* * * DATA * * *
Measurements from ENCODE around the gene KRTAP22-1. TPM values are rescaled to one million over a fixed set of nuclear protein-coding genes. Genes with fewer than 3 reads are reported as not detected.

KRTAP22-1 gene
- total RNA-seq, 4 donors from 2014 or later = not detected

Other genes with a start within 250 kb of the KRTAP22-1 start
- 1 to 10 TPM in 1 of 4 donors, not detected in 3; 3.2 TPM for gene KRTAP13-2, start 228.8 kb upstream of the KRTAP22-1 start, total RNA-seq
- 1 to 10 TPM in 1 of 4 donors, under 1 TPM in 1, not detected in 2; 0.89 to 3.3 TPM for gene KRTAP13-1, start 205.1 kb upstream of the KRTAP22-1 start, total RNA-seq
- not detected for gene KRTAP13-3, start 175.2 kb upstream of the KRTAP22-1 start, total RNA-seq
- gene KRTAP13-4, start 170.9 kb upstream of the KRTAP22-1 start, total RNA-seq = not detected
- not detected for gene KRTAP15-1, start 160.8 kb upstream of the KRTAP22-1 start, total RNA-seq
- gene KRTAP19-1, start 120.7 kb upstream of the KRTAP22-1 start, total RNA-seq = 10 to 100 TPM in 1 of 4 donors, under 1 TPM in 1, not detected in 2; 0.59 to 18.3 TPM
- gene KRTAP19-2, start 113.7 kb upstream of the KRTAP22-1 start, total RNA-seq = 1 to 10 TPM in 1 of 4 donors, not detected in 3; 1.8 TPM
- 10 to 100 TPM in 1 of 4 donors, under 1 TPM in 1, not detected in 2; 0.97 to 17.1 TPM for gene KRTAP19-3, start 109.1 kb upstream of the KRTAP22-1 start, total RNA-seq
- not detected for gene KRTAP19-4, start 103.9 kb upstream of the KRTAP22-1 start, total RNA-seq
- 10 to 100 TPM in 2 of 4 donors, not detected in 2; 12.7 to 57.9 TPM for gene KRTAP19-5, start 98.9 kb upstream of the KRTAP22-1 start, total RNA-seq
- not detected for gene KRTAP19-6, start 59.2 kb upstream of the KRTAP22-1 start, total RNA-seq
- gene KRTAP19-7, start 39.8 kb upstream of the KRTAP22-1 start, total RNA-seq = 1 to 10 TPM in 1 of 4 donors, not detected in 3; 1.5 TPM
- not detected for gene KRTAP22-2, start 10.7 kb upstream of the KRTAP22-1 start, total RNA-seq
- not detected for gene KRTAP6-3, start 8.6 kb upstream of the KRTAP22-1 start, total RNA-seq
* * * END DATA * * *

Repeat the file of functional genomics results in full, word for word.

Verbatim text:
Measurements from ENCODE around the gene KRTAP22-1. TPM values are rescaled to one million over a fixed set of nuclear protein-coding genes. Genes with fewer than 3 reads are reported as not detected.

KRTAP22-1 gene
- total RNA-seq, 4 donors from 2014 or later = not detected

Other genes with a start within 250 kb of the KRTAP22-1 start
- 1 to 10 TPM in 1 of 4 donors, not detected in 3; 3.2 TPM for gene KRTAP13-2, start 228.8 kb upstream of the KRTAP22-1 start, total RNA-seq
- 1 to 10 TPM in 1 of 4 donors, under 1 TPM in 1, not detected in 2; 0.89 to 3.3 TPM for gene KRTAP13-1, start 205.1 kb upstream of the KRTAP22-1 start, total RNA-seq
- not detected for gene KRTAP13-3, start 175.2 kb upstream of the KRTAP22-1 start, total RNA-seq
- gene KRTAP13-4, start 170.9 kb upstream of the KRTAP22-1 start, total RNA-seq = not detected
- not detected for gene KRTAP15-1, start 160.8 kb upstream of the KRTAP22-1 start, total RNA-seq
- gene KRTAP19-1, start 120.7 kb upstream of the KRTAP22-1 start, total RNA-seq = 10 to 100 TPM in 1 of 4 donors, under 1 TPM in 1, not detected in 2; 0.59 to 18.3 TPM
- gene KRTAP19-2, start 113.7 kb upstream of the KRTAP22-1 start, total RNA-seq = 1 to 10 TPM in 1 of 4 donors, not detected in 3; 1.8 TPM
- 10 to 100 TPM in 1 of 4 donors, under 1 TPM in 1, not detected in 2; 0.97 to 17.1 TPM for gene KRTAP19-3, start 109.1 kb upstream of the KRTAP22-1 start, total RNA-seq
- not detected for gene KRTAP19-4, start 103.9 kb upstream of the KRTAP22-1 start, total RNA-seq
- 10 to 100 TPM in 2 of 4 donors, not detected in 2; 12.7 to 57.9 TPM for gene KRTAP19-5, start 98.9 kb upstream of the KRTAP22-1 start, total RNA-seq
- not detected for gene KRTAP19-6, start 59.2 kb upstream of the KRTAP22-1 start, total RNA-seq
- gene KRTAP19-7, start 39.8 kb upstream of the KRTAP22-1 start, total RNA-seq = 1 to 10 TPM in 1 of 4 donors, not detected in 3; 1.5 TPM
- not detected for gene KRTAP22-2, start 10.7 kb upstream of the KRTAP22-1 start, total RNA-seq
- not detected for gene KRTAP6-3, start 8.6 kb upstream of the KRTAP22-1 start, total RNA-seq